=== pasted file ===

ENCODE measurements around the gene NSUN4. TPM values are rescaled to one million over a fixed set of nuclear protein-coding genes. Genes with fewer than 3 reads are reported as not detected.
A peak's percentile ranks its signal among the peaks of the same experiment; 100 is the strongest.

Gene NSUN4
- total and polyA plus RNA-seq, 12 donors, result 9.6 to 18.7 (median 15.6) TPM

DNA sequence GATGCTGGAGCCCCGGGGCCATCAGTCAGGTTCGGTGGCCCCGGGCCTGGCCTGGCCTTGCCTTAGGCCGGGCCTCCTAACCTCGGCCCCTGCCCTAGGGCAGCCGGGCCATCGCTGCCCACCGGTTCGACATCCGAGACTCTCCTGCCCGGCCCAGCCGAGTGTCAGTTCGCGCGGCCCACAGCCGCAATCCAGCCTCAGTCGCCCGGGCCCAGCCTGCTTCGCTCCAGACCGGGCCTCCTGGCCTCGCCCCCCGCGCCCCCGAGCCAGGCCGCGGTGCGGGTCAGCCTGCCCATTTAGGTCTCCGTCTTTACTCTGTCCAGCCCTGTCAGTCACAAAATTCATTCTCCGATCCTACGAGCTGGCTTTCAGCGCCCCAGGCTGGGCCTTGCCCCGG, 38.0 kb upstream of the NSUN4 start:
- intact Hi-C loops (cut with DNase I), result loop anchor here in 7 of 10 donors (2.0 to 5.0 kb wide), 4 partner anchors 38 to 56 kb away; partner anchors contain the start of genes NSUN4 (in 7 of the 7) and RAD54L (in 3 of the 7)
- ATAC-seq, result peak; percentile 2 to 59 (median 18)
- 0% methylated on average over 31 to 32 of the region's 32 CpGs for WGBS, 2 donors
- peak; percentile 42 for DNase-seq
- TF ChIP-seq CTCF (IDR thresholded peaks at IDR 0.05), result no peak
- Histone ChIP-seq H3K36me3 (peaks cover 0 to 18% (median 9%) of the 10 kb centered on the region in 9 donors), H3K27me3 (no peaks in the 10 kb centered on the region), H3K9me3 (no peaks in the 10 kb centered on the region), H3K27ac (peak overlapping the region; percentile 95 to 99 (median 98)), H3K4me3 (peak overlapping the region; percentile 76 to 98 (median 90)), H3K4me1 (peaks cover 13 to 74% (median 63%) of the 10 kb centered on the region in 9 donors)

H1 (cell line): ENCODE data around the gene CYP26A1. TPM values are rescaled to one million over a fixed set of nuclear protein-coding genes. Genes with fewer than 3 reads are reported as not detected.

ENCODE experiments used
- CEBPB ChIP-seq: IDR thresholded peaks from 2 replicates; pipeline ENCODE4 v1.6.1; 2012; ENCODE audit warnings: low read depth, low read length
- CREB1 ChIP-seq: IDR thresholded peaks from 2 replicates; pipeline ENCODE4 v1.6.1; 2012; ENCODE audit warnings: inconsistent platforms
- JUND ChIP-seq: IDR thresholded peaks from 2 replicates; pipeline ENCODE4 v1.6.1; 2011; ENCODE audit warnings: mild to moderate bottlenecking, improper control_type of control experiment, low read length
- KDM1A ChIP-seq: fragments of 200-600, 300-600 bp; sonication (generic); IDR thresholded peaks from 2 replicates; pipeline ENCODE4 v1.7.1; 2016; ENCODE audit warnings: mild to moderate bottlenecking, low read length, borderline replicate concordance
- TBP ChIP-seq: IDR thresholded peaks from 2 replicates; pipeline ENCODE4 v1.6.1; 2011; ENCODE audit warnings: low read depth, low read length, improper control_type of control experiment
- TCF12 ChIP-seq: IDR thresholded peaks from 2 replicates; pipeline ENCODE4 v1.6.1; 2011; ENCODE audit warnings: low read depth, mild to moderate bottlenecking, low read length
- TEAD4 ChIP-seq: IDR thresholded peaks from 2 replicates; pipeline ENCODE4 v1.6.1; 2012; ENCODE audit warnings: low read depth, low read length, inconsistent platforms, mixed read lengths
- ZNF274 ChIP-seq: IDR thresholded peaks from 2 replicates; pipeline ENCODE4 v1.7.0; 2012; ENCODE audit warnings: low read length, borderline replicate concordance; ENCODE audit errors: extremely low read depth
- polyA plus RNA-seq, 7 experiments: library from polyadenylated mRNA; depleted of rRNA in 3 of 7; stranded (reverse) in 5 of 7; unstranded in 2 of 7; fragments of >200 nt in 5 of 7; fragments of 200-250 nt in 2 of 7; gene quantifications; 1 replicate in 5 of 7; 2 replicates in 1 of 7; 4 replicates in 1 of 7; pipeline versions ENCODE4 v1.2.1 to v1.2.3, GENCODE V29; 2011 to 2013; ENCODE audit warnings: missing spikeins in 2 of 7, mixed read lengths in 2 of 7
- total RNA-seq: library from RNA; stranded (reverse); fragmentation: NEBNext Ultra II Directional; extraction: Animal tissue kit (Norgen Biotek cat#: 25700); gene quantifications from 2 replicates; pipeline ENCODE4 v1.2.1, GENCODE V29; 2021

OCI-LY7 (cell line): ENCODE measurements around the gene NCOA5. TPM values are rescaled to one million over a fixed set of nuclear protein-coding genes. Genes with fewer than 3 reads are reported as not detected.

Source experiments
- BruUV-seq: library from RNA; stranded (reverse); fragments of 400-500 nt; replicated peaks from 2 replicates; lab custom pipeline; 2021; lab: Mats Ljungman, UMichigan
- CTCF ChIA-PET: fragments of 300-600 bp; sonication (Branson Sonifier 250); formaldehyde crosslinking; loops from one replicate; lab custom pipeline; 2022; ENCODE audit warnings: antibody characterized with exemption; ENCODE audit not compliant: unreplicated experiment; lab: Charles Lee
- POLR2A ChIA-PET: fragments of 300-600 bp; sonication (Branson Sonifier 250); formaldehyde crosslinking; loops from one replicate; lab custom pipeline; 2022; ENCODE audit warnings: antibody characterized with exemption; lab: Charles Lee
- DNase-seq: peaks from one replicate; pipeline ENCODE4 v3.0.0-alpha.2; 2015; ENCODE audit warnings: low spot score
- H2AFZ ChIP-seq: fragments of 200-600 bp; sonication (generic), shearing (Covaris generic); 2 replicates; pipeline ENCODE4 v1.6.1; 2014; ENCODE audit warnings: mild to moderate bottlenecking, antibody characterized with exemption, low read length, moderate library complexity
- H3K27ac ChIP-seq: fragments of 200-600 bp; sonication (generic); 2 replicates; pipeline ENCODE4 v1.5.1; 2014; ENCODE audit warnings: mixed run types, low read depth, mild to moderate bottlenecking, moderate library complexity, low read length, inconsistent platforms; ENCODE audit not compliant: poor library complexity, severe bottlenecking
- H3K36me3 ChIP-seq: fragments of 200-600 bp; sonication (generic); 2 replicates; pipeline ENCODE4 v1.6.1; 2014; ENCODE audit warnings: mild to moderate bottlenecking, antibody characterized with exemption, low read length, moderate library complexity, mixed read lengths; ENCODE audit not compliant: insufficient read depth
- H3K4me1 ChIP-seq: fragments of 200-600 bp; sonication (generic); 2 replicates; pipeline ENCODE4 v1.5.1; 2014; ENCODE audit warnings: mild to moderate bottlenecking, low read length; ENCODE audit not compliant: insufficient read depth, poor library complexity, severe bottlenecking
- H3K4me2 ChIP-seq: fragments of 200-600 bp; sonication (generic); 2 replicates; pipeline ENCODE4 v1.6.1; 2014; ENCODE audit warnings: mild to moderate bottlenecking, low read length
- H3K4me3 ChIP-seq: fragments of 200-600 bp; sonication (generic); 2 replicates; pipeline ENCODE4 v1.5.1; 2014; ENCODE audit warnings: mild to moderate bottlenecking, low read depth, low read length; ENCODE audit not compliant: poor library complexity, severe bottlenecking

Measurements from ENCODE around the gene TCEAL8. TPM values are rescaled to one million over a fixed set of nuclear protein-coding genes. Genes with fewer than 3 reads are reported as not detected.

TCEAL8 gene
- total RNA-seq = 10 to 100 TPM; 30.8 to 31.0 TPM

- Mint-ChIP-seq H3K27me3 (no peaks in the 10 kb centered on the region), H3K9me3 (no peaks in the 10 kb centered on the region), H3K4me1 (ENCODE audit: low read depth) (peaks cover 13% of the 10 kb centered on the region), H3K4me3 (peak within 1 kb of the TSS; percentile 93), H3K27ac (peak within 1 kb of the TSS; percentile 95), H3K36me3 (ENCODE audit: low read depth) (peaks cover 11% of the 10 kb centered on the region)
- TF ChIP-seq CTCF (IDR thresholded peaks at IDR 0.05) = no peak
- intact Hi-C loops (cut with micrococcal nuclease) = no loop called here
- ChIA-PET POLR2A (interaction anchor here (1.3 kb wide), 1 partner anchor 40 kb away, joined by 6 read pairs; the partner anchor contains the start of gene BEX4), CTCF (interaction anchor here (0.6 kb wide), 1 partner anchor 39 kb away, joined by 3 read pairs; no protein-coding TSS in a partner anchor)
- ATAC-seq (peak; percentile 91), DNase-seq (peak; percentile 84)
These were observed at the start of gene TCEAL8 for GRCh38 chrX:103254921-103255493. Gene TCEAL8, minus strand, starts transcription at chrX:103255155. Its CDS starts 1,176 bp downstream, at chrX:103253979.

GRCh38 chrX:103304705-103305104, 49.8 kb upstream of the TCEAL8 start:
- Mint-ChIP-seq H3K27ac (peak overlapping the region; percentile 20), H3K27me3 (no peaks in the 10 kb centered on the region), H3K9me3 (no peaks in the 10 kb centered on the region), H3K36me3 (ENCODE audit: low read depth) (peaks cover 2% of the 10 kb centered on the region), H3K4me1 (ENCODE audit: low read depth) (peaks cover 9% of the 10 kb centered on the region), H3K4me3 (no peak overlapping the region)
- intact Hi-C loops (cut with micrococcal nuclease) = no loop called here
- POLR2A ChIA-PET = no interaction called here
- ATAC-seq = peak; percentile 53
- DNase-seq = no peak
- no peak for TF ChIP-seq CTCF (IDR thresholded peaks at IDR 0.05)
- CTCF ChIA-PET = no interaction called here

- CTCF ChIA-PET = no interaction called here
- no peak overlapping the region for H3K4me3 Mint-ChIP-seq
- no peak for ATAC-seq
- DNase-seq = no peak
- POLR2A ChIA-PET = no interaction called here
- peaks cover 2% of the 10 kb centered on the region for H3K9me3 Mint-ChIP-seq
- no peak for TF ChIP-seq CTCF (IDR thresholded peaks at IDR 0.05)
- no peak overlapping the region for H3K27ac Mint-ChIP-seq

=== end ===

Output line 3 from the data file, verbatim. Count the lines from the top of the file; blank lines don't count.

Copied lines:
Gene NSUN4